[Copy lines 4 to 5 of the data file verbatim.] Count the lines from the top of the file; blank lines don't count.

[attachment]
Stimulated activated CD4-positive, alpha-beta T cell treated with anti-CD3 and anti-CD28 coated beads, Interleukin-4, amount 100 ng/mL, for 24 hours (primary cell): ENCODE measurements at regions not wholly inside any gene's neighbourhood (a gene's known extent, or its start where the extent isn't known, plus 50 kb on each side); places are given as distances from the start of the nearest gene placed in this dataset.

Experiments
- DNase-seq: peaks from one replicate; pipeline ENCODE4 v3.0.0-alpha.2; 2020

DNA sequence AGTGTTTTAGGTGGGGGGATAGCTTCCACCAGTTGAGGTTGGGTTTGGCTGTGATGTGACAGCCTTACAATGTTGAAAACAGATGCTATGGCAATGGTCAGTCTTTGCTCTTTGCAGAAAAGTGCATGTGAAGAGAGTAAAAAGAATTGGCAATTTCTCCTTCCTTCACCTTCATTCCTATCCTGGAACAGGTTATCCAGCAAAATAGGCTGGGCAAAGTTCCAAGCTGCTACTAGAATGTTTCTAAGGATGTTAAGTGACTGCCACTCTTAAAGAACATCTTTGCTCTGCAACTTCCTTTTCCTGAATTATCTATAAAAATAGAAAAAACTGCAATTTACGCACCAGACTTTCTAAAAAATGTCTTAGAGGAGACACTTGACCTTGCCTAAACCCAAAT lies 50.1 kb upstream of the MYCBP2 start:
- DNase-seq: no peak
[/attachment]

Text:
DNA sequence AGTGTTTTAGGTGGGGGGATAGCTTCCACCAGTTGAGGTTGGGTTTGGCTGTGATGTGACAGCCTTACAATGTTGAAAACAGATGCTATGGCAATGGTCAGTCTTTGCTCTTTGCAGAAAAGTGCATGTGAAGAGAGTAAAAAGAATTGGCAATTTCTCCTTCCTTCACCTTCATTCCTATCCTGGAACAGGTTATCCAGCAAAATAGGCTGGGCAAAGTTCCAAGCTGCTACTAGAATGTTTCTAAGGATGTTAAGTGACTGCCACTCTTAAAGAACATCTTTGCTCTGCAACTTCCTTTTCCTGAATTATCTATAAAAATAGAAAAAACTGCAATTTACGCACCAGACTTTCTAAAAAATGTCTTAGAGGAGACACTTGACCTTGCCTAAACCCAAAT lies 50.1 kb upstream of the MYCBP2 start:
- DNase-seq: no peak